Though they cloak it in irony, there’s little to dispute in the goals of the Lars von Trier and Thomas Vinterberg manifesto known as "Dogme95." Fed up with the overblown productions and thin content of late 20th century filmmaking, they promulgated The Vow of Chastity, a set of rules for making movies that focus on character and setting on the one hand, and discard the usual grab bag of technological tools on the other–studio shooting and musical sountracks are out, hand-held cameras and location shooting are required.

To date some two dozen films have earned the Dogme95 seal of approval, including at least a few worthy of note (The Idiots, Mifune)and a few that, if less than fully satisfying, at least earned some degree of respect from reviewers (Julien Donkey-Boy, The Celebration). But casting aside technology is no guaranty of a good movie any more than an accretion of technology need necessarily result in pap.

Reunion is a new Dogme film, proudly carrying "Dogme #17" under its title. This one is an American production, in English, and it has the characteristics expected: a jouncing hand-held camera and a poorly recorded soundtrack.

The premise is straightforward. Seven classmates converge on their hometown (Ojai, California–a town near Santa Barbara, population 7,862) for the occasion of their 20th high school reunion. An early scene of one of them driving through the countryside on his way to the event is a reference to The Celebration and, indeed, the whole setup is a variation on The Celebration in which the gathering is a family reunion. The kinds of things that happen are to formula–there will be the high school reject who made good, the golden boy who didn’t, the marriage falling apart, the school slut who is the popular (and frenetic) mayor, the successful army officer who has just come out as gay. There will be some sex, some drugs, some scandals revealed.

This isn’t, in and of itself, a bad premise, and no doubt a good movie might have been made from it, but Reunion falls short on just about every count. To create seven characters of any depth in a 90 minute film takes deft direction, an insightful script, and players who can flesh out the lines with the nonverbal language that is the hallmark of good acting. Only Billy Wirth (Space Marines, Me and Will), as the most likely to succeed who didn’t, seems to inhabit his role, offering an unstated hint of underlying reasons for the way things turned out for him–reasons never broached by the script. Jennifer Rubin as Jeanie, the high school reject who has become a world-traveling photojournalist, is convincing as neither. Her history is never explained, just a given ("the biggest loser of 1981") and her acting is stiff and by rote; the character is merely an idea that fits the construct. It doesn’t help to build the sophisticated, successful image by mispronouncing "Provence" either.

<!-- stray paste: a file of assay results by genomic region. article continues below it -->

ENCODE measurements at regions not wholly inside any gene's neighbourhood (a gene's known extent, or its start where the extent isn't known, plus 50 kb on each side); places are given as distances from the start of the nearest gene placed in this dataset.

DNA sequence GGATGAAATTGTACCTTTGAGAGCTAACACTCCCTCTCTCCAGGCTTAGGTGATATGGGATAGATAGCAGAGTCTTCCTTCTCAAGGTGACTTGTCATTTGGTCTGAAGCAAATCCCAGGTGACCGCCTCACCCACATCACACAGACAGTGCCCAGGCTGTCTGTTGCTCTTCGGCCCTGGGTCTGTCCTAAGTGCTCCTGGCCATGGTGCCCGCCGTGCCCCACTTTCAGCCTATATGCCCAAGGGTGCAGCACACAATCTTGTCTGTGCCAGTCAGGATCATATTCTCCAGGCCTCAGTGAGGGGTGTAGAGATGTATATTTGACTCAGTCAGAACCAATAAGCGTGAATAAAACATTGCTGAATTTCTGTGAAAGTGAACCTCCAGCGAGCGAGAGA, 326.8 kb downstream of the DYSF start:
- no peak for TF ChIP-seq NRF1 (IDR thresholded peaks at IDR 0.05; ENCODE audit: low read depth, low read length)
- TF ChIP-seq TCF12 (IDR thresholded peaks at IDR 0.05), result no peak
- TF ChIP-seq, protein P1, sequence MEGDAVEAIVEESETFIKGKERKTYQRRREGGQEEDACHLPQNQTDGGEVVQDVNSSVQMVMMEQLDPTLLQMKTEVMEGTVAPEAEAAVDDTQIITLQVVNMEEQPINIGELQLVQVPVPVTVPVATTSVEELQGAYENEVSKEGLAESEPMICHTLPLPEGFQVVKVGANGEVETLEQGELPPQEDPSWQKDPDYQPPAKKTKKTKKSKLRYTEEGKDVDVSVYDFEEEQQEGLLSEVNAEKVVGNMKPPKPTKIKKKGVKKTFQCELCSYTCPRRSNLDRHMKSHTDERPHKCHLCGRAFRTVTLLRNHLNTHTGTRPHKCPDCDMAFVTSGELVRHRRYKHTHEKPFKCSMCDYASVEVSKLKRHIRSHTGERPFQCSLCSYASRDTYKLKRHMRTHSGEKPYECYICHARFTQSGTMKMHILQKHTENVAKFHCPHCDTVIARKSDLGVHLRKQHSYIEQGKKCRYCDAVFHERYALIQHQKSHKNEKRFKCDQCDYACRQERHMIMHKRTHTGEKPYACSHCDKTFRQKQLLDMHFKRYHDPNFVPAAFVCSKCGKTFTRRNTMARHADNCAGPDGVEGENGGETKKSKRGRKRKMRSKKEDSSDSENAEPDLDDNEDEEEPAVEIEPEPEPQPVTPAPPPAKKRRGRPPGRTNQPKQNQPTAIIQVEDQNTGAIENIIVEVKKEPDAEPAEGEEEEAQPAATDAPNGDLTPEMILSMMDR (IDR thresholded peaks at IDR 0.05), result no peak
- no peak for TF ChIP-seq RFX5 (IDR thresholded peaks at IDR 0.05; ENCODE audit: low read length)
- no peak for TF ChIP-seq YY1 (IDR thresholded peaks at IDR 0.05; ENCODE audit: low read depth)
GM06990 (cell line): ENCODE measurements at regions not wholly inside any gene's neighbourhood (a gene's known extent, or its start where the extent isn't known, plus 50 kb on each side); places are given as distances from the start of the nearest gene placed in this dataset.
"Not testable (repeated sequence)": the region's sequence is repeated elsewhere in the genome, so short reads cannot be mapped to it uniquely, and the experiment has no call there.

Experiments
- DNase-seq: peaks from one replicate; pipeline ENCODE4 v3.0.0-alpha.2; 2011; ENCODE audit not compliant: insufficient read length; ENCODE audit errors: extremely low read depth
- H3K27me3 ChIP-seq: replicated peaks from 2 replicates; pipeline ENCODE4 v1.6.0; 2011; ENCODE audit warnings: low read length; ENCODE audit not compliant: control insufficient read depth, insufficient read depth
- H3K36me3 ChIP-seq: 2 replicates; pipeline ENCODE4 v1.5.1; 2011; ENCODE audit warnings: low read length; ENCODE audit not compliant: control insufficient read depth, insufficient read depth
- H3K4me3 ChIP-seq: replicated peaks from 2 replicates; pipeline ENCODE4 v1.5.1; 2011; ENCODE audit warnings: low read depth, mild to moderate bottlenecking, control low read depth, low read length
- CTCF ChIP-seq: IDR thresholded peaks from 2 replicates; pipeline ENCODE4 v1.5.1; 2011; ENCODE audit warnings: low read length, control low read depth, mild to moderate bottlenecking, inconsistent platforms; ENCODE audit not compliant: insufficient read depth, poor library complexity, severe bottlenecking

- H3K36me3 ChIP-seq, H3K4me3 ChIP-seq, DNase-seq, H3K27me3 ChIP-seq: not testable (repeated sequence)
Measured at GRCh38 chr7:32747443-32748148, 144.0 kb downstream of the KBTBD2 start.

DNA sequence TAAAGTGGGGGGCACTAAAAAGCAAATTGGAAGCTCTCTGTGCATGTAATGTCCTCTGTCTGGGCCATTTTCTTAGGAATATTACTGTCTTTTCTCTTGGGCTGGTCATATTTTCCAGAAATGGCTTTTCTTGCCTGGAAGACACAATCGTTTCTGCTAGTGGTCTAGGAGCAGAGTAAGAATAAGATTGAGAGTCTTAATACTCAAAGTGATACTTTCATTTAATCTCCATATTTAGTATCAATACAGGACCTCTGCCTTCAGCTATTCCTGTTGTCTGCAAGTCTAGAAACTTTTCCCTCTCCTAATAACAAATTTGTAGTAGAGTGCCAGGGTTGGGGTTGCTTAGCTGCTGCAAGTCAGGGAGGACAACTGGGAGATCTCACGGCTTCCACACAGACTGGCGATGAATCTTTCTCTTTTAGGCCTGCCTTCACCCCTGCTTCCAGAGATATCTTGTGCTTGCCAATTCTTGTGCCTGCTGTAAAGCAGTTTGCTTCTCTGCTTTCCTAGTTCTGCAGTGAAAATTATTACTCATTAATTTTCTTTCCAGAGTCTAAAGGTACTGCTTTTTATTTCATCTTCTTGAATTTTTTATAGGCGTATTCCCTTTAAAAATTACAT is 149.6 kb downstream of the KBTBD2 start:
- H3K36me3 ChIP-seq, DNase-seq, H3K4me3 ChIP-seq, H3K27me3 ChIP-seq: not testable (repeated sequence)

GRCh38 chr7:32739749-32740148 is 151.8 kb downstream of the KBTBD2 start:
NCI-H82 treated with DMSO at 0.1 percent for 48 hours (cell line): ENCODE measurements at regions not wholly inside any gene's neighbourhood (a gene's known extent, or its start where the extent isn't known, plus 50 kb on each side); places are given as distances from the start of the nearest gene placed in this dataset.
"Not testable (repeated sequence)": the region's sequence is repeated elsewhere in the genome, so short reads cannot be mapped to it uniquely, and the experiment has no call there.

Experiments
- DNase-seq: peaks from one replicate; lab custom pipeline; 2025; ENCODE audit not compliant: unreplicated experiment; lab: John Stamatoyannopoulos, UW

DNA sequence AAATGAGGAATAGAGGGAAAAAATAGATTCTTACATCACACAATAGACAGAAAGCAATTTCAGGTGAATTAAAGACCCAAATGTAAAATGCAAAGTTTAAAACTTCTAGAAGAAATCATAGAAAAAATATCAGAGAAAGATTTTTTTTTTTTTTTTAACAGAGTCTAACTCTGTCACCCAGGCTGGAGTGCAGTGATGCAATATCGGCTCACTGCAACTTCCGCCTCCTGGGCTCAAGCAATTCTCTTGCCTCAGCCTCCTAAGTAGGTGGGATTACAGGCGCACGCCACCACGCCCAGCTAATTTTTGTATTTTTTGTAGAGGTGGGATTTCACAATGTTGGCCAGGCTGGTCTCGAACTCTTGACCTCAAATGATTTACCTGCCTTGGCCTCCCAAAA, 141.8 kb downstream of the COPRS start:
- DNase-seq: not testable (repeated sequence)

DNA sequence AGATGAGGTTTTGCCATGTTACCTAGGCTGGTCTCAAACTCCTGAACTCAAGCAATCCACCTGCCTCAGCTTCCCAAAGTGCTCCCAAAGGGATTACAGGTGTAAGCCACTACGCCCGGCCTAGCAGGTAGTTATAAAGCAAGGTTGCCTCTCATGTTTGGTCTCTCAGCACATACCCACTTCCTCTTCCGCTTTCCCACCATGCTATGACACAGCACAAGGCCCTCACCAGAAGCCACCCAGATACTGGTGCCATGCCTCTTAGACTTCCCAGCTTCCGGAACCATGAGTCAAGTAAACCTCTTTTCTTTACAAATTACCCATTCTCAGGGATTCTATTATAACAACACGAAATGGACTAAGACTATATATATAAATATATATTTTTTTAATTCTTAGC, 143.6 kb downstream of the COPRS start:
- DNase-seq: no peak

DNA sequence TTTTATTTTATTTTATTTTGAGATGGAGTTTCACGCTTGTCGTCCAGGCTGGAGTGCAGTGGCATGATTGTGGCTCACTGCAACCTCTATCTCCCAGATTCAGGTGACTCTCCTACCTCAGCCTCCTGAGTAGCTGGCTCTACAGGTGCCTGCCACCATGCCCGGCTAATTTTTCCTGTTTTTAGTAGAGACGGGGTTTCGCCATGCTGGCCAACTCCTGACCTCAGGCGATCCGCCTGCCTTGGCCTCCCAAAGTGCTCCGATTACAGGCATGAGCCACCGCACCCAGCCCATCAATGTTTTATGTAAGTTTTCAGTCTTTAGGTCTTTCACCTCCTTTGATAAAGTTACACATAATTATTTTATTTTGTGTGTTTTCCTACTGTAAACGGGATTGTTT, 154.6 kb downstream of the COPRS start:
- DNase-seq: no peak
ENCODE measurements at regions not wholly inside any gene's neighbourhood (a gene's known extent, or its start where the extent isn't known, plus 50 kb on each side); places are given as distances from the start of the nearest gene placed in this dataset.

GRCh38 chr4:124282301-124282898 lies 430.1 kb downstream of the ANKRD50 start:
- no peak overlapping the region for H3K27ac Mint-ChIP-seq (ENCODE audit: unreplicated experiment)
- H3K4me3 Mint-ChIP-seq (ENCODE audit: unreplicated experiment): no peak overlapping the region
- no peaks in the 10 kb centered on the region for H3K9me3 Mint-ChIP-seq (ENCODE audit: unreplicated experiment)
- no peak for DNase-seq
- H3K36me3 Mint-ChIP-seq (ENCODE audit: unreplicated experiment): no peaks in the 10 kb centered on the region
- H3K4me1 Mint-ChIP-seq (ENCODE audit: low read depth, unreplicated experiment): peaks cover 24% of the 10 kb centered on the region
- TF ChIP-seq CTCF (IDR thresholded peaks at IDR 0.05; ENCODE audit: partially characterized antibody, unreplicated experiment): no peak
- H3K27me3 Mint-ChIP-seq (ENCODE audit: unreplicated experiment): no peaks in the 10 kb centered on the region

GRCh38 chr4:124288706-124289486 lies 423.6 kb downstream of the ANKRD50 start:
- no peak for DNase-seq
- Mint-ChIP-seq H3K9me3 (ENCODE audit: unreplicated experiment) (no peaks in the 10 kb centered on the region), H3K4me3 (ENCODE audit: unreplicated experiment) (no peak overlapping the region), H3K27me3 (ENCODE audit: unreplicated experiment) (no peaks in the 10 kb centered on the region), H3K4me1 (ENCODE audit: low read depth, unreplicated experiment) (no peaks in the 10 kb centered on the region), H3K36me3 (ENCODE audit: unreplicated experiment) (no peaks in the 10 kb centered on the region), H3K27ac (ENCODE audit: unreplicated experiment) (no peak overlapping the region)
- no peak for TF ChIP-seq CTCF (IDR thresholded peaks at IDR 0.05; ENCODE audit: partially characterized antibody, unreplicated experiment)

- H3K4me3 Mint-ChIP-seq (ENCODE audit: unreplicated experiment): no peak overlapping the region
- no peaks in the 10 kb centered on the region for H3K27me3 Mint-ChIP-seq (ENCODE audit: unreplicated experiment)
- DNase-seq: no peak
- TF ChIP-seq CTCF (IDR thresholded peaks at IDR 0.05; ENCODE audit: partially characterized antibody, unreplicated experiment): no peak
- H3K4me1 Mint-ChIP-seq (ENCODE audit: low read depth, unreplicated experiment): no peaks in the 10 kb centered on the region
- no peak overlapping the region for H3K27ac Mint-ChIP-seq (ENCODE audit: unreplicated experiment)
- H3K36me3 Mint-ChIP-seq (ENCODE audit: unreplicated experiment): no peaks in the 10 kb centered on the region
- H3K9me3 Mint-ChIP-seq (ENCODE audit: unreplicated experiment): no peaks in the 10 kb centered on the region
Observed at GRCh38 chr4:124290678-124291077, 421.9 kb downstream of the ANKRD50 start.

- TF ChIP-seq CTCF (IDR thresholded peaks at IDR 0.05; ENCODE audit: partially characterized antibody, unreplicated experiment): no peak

Marlene Forte, who was fine in Our Song, plays the mayor on one frenetic note throughout; similarly Rainer Judd as the abandoned wife comes off like a Goldie Hawn wannabe with overactive tear ducts. Dwier Brown (Field of Dreams) is dignified as the gay army officer, but his delayed rebellion doesn’t have any real fire. It was neither helpful nor amusing to gratuitously write in a role for a smarmy and intrusive gay waiter ("We have a lovely array of draughts."), presumably there for contrast. And Corey Glover (Platoon) is sympathetic, but the script gives him no place to go.

The corn flies off the screen with sufficient regularity feed a herd of Holsteins: "There’s beauty in sadness." "You know, you don’t even know me." "How could you be gay in the military?" "It’s called mid-life crisis."

First time director Leif Tilden cannot be faulted individually since Dogme films are not allowed to credit a director. So the blame must lie with the entire cast and crew, especially the misguided producers who intiated the project. Dogme or no Dogme, a good movie needs some fresh ideas, believable characterization, and dialogue that doesn’t stimulate repeated wincing. Reunion scores on none of the above and only hangs onto Dogme as an excuse for a low budget and lousy production values

Arthur Lazere

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San Francisco ,
Mr. Lazere founded in 1998 and worked tirelessly to promote its potential as a means for communicating a distinctly personal yet wide-ranging selection of arts reviews. Under his leadership, the site grew in esteem as well as in “circulation", and is well-regarded nationally and internationally as a source for up-to-date, well-written criticism. Arthur passed away on September 30, 2006.